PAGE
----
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A column chart is a type of data visualization in which each category is represented by a rectangle, the height of which is proportional to the numbers depicted. Vertical bar charts are another name for column charts.
A column chart is a type of chart that depicts data as a series of rectangular columns, the lengths of which are proportionate to the numbers they represent. The vertical axis depicts the values, while the horizontal axis depicts the categories to which they belong. Values in multiple-series column charts are categorized.
The column chart is extensively used to demonstrate comparisons across categories and, in certain cases, to represent time-based data. A column chart is the most common style of Excel chart, with data series shown using vertical columns. Column charts are useful for displaying change over time since column lengths may be easily compared.
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Conducting exploratory research seems tricky but an effective guide can help.
Ocassion 1: The data reflects the rank of values in order to highlight extreme values
A column chart would be an excellent choice in this situation since it displays columns that increase from smallest on the left to largest on the right on the horizontal axis.
Ocassion 2: The chart’s items have short category labels
It is critical to make the category labels under the columns of each column visible and understandable. When the audience becomes confused about the labels of each column, you start losing information and they become lost in your column chart, which is not ideal. In this case, if the category names are extensive and sophisticated, bar charts with long label texts are unrivalled. Otherwise, a column chart with labels presented next to each other from left to right would be ideal.
Ocassion 3: A trendline is required
A trend line is a line on a graph that is related with a data series and indicates a statistical tendency. A trendline does not reflect the data of that data series; rather, it is intended to highlight patterns in your existing data or future data projections. When compared to other charts, a column chart has a distinct benefit in presenting a trendline since the column height naturally varies in the direction that the chart develops. If you intend to employ a trendline, you will undoubtedly discover that trendlines work best with column charts.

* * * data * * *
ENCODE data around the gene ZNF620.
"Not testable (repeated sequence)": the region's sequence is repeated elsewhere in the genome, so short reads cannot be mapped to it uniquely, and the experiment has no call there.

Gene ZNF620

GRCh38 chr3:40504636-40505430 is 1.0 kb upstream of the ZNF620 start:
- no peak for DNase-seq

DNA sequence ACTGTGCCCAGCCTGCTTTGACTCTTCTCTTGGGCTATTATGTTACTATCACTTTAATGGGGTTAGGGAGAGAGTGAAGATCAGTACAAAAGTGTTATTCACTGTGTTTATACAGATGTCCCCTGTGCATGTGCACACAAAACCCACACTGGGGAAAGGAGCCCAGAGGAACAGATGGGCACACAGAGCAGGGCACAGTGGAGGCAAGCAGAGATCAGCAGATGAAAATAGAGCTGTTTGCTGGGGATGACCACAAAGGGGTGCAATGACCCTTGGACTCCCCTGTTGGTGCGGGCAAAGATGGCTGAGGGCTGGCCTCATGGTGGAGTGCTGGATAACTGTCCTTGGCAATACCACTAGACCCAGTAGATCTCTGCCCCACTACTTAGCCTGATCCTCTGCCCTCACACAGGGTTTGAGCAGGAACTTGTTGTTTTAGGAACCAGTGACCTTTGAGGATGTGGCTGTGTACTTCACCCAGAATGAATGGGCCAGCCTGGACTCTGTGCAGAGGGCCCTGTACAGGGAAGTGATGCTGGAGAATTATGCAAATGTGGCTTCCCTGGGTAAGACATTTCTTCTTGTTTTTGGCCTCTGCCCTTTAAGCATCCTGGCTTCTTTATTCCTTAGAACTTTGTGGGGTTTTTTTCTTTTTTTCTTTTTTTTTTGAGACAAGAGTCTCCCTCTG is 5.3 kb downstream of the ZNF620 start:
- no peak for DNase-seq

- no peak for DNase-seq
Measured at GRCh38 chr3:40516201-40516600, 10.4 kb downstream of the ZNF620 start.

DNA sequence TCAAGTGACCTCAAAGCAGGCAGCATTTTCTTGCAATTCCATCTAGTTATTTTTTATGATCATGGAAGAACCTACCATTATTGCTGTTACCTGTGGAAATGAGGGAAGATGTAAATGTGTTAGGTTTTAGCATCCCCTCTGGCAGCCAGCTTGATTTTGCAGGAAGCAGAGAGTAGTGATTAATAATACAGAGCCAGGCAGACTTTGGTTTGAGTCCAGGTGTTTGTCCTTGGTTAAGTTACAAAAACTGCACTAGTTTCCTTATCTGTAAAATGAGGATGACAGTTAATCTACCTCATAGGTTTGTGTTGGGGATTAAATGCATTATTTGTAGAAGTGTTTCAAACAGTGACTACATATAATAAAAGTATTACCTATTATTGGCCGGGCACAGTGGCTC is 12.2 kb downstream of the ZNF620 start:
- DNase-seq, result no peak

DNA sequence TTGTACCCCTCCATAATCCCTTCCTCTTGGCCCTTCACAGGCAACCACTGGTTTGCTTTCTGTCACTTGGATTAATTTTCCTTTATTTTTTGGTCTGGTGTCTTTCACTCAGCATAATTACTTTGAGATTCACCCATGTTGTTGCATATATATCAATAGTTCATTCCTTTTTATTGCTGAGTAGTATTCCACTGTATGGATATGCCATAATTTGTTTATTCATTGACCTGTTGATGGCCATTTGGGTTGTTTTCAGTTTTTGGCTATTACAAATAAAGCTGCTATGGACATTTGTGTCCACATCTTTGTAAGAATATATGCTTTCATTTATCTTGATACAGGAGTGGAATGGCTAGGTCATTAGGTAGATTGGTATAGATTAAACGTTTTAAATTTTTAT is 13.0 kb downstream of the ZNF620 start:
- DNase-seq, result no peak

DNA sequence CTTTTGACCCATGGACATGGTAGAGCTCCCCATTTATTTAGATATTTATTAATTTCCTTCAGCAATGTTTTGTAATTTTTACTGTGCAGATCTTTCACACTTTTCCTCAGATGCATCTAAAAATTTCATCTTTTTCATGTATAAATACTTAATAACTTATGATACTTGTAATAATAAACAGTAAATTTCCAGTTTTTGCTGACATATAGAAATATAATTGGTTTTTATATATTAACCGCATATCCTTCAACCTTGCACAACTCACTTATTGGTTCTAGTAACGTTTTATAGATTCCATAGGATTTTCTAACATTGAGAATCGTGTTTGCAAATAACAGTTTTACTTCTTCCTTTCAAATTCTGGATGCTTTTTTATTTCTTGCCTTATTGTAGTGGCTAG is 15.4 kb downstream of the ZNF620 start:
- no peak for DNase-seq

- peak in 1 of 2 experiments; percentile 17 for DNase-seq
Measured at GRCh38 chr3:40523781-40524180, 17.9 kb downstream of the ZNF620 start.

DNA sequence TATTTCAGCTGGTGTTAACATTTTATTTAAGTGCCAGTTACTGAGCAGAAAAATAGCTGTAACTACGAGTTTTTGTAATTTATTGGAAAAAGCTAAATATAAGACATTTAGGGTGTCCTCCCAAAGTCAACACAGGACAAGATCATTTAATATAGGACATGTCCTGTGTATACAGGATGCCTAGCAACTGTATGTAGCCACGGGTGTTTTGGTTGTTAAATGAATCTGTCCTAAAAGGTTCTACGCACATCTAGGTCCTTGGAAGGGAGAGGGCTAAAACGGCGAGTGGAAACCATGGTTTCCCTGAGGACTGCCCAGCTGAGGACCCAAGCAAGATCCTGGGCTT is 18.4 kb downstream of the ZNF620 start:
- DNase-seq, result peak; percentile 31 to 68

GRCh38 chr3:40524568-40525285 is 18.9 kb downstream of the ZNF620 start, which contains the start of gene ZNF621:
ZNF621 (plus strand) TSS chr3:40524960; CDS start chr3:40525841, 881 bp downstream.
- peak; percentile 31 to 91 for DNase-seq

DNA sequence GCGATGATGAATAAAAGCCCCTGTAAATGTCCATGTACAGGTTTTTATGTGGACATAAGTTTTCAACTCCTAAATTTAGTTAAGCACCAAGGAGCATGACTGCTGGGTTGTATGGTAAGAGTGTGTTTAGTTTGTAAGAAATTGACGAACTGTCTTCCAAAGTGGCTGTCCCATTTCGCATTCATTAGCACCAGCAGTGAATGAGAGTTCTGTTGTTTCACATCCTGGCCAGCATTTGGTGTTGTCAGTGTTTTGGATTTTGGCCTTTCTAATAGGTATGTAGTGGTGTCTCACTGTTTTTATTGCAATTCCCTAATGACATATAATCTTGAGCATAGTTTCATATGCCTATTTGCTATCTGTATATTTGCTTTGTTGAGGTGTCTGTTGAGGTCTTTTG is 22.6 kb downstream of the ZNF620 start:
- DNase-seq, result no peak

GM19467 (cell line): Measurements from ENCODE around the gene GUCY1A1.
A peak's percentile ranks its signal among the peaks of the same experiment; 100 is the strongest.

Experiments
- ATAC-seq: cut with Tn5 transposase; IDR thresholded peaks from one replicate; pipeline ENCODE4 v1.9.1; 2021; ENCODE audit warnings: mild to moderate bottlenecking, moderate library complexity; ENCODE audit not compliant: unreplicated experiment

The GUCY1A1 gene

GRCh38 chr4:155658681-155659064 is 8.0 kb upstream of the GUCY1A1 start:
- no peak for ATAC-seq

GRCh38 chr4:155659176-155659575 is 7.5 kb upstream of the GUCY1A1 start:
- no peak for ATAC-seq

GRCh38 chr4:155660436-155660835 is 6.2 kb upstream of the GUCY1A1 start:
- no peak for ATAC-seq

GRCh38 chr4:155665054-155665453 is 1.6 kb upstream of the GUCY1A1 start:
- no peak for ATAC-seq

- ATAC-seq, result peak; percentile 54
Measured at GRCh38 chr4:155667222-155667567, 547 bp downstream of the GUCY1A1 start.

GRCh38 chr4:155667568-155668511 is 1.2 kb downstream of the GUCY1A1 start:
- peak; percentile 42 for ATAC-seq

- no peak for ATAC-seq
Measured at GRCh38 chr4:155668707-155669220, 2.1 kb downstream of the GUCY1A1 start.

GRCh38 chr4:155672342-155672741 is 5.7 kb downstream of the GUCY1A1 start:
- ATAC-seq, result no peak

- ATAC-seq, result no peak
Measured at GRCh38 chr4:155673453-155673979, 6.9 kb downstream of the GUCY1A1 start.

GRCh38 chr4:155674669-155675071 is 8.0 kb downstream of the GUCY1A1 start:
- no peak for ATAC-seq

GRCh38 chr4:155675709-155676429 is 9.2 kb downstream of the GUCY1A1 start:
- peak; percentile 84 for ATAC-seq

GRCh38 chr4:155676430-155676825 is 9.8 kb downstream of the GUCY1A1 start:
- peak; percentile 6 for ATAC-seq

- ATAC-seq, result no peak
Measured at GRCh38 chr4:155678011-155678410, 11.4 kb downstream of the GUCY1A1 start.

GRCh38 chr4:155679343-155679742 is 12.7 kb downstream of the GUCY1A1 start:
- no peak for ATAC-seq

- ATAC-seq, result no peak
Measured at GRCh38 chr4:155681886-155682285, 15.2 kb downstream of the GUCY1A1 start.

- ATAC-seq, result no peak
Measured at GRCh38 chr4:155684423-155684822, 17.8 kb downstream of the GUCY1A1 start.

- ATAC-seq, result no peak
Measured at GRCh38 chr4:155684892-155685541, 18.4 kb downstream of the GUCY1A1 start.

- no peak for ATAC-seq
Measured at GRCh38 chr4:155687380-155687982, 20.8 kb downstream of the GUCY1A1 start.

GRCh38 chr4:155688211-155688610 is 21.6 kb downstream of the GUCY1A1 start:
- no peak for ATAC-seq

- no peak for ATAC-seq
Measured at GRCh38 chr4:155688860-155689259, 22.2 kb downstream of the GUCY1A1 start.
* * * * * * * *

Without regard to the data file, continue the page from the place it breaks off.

Ocassion 4: The chart data contains negative values
A negative number is a real number that is less than zero in mathematics. Negative numbers indicate polar opposites and are frequently used to express the extent of a loss or shortfall. Since we were children, we have been taught that numbers below the horizontal axis are negative integers. In this situation, when comparing data, column charts perform far better if negative values occur.
Both bar charts and column charts have more or less the same uses.
Visualization / orientation
Bars are vertically oriented
Bars are horizontally oriented
Time series analysis
Possible with column chart
Not possible with bar charts
Type of variable
Comparison of age-ranges, survey reports etc.
Agreement-disagreement scales, before and after responses etc.
It is the most basic type of column chart. Vertical rectangular bars of equal width are drawn against a two-dimensional axis system. This sort of column chart is ideal for comparing numbers from many categories of data.
Many columns are clustered or organized under a single category in this situation. It can also be mapped against a two-dimensional coordinate system. A clustered column chart is useful for comparing the value of many categories, each of which has multiple sub-categories.
Vertical bars are separated into sub-parts in stacked column charts. These display the total value of a data item and compare the pieces to the whole. Color distinguishes items piled on top of one another. They display the component elements of each element under consideration, combining diverse data sets to offer a more complete view of the total of changes. They may demonstrate change over time and are especially useful for comparing relative and absolute differences — when the sum of the values is just as relevant as the totals.
A stacked chart is useful for examining changes in, say, expenditure over time across many items or services.
Percentage column charts are similar to stacked charts, except they display data as a percentage, which means that all of the bars have the same length. They may be used in the same manner as stacked charts are, and they are especially useful for examining relative differences.
A scrolling column chart is the same as a clustered column chart, with the exception that the horizontal or X-axis will always have a scroll beneath it. They are most useful for comparing data across time and doing time series analysis on a large number of data sets. The scroll is used to display a portion of the entire chart at a time. The scroll bar may be used to browse the whole chart.